ASQ Book Review - Patricia H. Thornton

Patricia Thornton, William Ocasio, and Michael Lounsbury: The Institutional Logics
Perspective: A New Approach to Culture, Structure, and Process. New York: Oxford
University Press, 2012. 234 pp. $35.00, paperback.
In The Institutional Logics Perspective, Thornton, Ocasio, and Lounsbury have crafted a
foundational treatise that will be a touchstone for future inquiry on logics. As an explanation for
how actors, actions, and context come together in organizational and institutional settings, the
institutional logics perspective has found a broad and diverse audience; this book will only widen
its appeal. The authors break fresh theoretical ground and offer a solid conceptual footing for the
study of logics; as such, the book has much to recommend it.
The book is notable for its comprehensive perspective on institutional logics, which the authors
describe as a metatheoretial framework for “analyzing the interrelationships among institutions,
individuals, and organizations in social systems” (p. 2). Importantly, this perspective redirects
scholarship away from institutional isomorphism and persistence and toward institutional
transformation, for which logics are the tools of change. The authors move beyond a simplified
view of logics as unified sets of beliefs that underline action to a more complex view that allows
for the pluralism, contestation, competition, and complementarity of logics, which in turn can
thwart (or enable) organizational change. Moreover, the authors reveal how the power of logics
resides in their generative capability as critical mechanisms of organizational change (or
stability) because of their connection to practices, identities, and cultural meanings.
To start, Thornton, Ocasio, and Lounsbury state their aims as twofold: “. . . [first] to produce a
primer that imparts a programmatic statement on the institutional logics perspective that
distinguishes it from neoinstitutional theory and [second] to synthesize and propose novel theory
to further flesh out the metatheory initially suggested by Friedland and Alford (1991)” (p. 1).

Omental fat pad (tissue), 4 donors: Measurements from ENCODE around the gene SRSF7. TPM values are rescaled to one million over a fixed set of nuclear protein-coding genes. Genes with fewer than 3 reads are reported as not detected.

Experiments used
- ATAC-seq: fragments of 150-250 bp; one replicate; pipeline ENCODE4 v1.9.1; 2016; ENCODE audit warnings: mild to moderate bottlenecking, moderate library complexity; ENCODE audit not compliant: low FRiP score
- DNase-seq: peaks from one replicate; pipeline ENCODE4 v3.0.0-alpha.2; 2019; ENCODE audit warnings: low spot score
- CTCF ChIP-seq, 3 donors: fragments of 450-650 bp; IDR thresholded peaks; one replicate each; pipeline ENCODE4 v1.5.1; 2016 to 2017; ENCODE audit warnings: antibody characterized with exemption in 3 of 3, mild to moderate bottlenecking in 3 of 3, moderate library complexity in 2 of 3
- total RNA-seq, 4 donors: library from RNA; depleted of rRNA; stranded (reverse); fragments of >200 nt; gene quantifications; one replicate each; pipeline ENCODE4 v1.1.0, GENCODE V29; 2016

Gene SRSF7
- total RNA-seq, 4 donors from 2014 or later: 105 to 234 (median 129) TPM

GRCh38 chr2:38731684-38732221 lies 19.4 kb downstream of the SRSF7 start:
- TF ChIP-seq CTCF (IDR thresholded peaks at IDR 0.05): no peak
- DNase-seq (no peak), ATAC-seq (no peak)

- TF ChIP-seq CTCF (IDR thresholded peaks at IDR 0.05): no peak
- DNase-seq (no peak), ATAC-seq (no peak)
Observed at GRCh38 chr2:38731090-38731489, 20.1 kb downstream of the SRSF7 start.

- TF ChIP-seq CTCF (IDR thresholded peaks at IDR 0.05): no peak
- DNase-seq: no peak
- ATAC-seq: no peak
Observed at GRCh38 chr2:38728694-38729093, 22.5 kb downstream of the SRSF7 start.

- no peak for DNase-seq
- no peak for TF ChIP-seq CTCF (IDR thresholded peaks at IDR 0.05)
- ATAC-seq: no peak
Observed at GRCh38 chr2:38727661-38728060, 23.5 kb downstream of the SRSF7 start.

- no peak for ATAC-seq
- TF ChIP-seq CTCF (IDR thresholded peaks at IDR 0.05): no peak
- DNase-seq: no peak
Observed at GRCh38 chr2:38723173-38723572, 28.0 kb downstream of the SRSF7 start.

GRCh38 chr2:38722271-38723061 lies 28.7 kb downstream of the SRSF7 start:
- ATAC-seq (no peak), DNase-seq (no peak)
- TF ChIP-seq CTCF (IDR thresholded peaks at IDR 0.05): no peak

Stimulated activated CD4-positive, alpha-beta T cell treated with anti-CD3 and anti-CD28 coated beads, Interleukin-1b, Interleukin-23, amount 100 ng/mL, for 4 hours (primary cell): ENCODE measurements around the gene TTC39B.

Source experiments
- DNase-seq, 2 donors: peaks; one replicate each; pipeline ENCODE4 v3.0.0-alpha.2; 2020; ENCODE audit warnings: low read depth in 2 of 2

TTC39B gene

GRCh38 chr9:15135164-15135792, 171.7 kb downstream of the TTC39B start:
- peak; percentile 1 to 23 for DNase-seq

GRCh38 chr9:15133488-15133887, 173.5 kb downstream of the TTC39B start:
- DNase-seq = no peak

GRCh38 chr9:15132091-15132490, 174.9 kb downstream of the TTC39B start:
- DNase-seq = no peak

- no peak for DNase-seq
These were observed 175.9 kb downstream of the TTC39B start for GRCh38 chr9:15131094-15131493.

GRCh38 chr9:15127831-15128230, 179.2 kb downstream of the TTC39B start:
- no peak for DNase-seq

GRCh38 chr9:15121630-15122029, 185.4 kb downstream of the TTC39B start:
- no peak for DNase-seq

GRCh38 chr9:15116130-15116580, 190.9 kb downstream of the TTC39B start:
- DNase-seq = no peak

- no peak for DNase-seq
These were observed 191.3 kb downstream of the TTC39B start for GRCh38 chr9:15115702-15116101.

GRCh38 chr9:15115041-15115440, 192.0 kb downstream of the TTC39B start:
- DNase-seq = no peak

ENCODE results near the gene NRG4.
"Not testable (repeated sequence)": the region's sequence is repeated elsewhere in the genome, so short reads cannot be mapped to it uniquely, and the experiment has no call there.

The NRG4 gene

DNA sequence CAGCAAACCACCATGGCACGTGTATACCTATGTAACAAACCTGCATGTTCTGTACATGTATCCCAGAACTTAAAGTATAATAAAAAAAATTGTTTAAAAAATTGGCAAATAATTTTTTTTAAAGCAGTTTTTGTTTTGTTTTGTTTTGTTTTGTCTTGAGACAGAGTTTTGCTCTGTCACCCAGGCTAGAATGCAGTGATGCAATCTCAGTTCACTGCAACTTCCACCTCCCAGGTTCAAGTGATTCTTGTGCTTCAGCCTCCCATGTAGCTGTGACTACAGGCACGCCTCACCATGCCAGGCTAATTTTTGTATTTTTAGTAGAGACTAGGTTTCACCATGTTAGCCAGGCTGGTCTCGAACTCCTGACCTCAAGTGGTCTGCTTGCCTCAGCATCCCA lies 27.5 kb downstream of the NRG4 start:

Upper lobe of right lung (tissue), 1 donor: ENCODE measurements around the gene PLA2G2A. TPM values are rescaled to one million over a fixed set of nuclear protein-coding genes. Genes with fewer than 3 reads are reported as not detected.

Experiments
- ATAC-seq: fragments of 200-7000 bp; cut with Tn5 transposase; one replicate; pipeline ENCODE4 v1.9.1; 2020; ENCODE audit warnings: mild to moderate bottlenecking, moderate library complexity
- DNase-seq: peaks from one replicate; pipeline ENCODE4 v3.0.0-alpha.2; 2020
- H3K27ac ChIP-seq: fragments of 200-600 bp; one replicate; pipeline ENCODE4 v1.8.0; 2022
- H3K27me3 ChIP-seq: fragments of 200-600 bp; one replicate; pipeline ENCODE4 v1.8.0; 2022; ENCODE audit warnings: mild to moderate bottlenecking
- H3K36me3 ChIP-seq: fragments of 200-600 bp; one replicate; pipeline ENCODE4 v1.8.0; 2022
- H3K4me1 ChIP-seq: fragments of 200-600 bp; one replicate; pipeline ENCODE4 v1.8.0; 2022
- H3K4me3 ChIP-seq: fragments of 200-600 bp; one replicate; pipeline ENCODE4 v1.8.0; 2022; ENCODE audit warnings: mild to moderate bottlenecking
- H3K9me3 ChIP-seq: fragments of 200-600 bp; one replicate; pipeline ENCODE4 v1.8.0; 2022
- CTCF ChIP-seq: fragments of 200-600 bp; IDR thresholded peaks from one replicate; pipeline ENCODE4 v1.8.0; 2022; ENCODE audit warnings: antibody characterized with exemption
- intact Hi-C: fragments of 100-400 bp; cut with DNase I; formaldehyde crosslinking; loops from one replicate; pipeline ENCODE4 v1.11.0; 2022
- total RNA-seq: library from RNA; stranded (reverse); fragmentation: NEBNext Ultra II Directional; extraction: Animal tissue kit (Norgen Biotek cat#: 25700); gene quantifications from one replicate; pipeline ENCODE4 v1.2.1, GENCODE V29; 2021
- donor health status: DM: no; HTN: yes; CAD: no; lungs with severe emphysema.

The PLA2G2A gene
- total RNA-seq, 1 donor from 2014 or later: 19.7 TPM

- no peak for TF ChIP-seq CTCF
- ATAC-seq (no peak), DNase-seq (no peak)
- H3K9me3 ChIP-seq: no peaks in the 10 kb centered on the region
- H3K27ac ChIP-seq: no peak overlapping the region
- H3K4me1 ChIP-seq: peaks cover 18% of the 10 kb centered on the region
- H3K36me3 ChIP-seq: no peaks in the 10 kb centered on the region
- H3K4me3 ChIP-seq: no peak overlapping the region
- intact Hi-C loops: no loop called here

The authors succeed admirably on both counts. First, as a primer, the book offers a supple and
adaptable definition of the core construct: “. . . logics represent frames of reference that condition
actors’ choices for sensemaking, the vocabulary they use to motivate action, and their sense of
self and identity” (p. 2). Prominent in this definition is that logics are more than cognitive frames
of reference; rather, they are action oriented, embedded in fields of meanings and constitutive of
actors’ identities. Thus there is a tight coupling between logics and practices: logics become
manifest in practices and, in turn, practices render logics transparent.
An important jumping off point for the authors is the seminal article on logics by Friedland and
Alford (1991) which associates particular logics with particular institutional orders, i.e., the
cornerstone institutions or ideal prototypes in society. Friedland and Alford identified five of
these in Western society—family, religion, market, democracy, and the bureaucratic state—and
argued that each is characterized by a core logic that constitutes actors (both individuals and
organizations) and society. Thus logics light the way to recognizing which actions are
appropriate in each institutional order by typifying behaviors and structuring practices endemic
to that order.
Thornton, Ocasio, and Lounsbury elaborate Friedland and Alford’s (1991) core insights, adding
two more institutional orders: community and profession. More importantly, however, they
decouple logics from institutional orders, which, I believe, is one of the book’s biggest
contributions. Freeing logics from singular institutional orders frees researchers to explore logics
in dynamic play, so that different types of logics can co-exist within organizations or be
associated with different types of institutions, thereby defining organizations’ core identities and